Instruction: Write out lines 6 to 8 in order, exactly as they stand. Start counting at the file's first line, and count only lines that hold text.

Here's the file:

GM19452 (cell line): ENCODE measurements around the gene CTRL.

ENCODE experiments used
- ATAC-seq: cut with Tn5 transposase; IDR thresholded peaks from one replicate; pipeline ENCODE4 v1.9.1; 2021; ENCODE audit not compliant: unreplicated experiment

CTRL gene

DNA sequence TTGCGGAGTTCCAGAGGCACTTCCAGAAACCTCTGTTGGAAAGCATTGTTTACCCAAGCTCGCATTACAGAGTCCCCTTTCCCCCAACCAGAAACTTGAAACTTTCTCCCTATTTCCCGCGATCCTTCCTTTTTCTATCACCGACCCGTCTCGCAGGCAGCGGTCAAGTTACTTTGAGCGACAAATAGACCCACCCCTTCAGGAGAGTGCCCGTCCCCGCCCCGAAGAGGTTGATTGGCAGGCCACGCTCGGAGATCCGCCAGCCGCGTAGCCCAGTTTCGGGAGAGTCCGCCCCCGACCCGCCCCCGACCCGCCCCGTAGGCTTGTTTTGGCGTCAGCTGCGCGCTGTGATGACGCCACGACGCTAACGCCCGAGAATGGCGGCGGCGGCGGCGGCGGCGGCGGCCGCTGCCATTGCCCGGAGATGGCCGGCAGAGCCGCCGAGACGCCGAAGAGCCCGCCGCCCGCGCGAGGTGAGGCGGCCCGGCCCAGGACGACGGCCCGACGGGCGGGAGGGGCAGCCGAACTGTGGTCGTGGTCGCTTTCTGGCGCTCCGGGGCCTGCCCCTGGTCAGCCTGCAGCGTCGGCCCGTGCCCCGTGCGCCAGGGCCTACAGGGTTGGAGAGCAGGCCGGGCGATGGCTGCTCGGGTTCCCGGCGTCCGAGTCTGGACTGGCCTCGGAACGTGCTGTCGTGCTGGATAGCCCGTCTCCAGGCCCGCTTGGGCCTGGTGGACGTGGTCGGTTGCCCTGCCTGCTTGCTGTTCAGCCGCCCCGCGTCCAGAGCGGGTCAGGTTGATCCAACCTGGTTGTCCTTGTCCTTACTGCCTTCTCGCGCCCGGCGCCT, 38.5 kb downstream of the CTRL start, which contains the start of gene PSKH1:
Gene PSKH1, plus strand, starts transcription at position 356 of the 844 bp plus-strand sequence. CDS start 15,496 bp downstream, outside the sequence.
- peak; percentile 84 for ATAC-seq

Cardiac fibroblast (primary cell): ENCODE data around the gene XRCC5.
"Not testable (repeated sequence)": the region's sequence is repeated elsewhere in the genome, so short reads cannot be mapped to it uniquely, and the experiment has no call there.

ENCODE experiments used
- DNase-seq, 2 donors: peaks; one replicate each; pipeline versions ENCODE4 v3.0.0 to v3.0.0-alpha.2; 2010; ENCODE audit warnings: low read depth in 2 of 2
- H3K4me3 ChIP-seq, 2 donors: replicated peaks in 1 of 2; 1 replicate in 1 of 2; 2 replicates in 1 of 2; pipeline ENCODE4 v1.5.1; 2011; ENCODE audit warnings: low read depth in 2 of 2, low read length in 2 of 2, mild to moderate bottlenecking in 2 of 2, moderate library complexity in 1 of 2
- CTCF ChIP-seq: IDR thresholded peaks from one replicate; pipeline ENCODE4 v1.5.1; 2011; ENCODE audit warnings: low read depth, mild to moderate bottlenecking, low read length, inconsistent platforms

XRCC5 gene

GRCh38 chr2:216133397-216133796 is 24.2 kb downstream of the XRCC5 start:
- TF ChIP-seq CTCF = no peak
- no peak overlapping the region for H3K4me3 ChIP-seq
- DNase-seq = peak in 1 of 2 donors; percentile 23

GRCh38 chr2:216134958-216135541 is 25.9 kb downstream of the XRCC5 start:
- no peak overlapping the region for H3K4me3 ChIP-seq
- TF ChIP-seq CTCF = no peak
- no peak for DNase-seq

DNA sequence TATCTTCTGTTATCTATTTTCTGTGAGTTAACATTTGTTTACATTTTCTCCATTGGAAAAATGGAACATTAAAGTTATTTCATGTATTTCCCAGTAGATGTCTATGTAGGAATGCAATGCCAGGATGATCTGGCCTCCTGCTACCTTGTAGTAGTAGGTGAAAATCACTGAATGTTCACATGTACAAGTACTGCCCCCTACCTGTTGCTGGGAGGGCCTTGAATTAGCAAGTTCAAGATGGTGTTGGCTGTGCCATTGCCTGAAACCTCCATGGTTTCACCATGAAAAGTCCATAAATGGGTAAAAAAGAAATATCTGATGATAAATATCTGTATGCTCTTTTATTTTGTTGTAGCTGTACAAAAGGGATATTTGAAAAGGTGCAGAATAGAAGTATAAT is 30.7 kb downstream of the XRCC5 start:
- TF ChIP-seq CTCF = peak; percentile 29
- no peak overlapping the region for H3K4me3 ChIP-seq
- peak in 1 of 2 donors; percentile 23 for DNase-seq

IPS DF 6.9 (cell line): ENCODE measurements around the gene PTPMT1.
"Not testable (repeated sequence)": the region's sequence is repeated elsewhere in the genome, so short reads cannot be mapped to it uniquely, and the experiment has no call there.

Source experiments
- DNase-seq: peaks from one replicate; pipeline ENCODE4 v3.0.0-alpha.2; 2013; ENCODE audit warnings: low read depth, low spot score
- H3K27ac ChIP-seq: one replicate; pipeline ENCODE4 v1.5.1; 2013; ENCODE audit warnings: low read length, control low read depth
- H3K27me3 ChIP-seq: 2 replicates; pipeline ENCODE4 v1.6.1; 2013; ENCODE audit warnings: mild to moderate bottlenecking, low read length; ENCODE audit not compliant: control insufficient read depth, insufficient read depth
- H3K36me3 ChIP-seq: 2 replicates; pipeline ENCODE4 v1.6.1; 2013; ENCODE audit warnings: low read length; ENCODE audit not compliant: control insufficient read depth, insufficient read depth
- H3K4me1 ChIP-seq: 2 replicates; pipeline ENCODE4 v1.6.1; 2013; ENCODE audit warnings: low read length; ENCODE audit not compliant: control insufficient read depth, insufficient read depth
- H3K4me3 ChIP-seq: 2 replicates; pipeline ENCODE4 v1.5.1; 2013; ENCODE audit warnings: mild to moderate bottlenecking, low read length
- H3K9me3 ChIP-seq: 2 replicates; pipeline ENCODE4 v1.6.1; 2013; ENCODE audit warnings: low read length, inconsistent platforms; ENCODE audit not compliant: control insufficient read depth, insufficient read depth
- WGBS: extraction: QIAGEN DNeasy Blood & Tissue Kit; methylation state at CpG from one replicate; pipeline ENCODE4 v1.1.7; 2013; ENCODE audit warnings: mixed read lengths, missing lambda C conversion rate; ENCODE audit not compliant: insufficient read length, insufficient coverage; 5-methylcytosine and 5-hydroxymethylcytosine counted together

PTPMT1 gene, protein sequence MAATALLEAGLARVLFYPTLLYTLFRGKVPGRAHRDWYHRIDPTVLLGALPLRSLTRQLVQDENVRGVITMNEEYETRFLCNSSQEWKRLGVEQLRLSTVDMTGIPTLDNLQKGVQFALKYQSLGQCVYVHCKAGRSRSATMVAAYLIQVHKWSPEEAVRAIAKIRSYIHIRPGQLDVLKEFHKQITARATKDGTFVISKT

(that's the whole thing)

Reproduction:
Gene PSKH1, plus strand, starts transcription at position 356 of the 844 bp plus-strand sequence. CDS start 15,496 bp downstream, outside the sequence.
- peak; percentile 84 for ATAC-seq

Cardiac fibroblast (primary cell): ENCODE data around the gene XRCC5.